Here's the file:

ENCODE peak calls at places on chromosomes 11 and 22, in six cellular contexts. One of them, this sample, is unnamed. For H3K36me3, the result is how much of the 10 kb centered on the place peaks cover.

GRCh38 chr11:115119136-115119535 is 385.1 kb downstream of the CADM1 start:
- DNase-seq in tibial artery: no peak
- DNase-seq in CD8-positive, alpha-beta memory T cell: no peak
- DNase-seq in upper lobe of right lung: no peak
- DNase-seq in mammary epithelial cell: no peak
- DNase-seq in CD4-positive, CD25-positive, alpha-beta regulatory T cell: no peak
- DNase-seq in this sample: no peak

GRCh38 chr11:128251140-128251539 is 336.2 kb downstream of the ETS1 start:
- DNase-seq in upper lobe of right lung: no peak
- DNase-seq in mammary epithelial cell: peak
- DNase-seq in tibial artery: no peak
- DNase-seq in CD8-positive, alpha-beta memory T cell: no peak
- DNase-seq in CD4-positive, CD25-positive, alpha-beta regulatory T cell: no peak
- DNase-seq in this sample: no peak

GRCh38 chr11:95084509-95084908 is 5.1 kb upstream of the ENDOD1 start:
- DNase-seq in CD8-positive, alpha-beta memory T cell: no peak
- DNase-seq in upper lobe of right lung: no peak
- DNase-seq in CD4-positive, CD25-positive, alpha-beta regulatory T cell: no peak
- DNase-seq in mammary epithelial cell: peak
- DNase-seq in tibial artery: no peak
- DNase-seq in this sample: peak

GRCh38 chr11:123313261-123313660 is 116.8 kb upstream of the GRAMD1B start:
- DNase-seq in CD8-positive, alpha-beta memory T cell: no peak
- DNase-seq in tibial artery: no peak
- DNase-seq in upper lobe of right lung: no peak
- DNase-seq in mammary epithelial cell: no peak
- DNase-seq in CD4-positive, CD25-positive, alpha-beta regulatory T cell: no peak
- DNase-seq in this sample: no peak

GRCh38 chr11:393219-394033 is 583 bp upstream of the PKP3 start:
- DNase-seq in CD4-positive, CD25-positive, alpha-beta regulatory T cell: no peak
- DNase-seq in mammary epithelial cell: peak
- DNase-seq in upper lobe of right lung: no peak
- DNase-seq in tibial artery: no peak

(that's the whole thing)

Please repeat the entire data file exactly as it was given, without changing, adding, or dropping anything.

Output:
ENCODE peak calls at places on chromosomes 11 and 22, in six cellular contexts. One of them, this sample, is unnamed. For H3K36me3, the result is how much of the 10 kb centered on the place peaks cover.

GRCh38 chr11:115119136-115119535 is 385.1 kb downstream of the CADM1 start:
- DNase-seq in tibial artery: no peak
- DNase-seq in CD8-positive, alpha-beta memory T cell: no peak
- DNase-seq in upper lobe of right lung: no peak
- DNase-seq in mammary epithelial cell: no peak
- DNase-seq in CD4-positive, CD25-positive, alpha-beta regulatory T cell: no peak
- DNase-seq in this sample: no peak

GRCh38 chr11:128251140-128251539 is 336.2 kb downstream of the ETS1 start:
- DNase-seq in upper lobe of right lung: no peak
- DNase-seq in mammary epithelial cell: peak
- DNase-seq in tibial artery: no peak
- DNase-seq in CD8-positive, alpha-beta memory T cell: no peak
- DNase-seq in CD4-positive, CD25-positive, alpha-beta regulatory T cell: no peak
- DNase-seq in this sample: no peak

GRCh38 chr11:95084509-95084908 is 5.1 kb upstream of the ENDOD1 start:
- DNase-seq in CD8-positive, alpha-beta memory T cell: no peak
- DNase-seq in upper lobe of right lung: no peak
- DNase-seq in CD4-positive, CD25-positive, alpha-beta regulatory T cell: no peak
- DNase-seq in mammary epithelial cell: peak
- DNase-seq in tibial artery: no peak
- DNase-seq in this sample: peak

GRCh38 chr11:123313261-123313660 is 116.8 kb upstream of the GRAMD1B start:
- DNase-seq in CD8-positive, alpha-beta memory T cell: no peak
- DNase-seq in tibial artery: no peak
- DNase-seq in upper lobe of right lung: no peak
- DNase-seq in mammary epithelial cell: no peak
- DNase-seq in CD4-positive, CD25-positive, alpha-beta regulatory T cell: no peak
- DNase-seq in this sample: no peak

GRCh38 chr11:393219-394033 is 583 bp upstream of the PKP3 start:
- DNase-seq in CD4-positive, CD25-positive, alpha-beta regulatory T cell: no peak
- DNase-seq in mammary epithelial cell: peak
- DNase-seq in upper lobe of right lung: no peak
- DNase-seq in tibial artery: no peak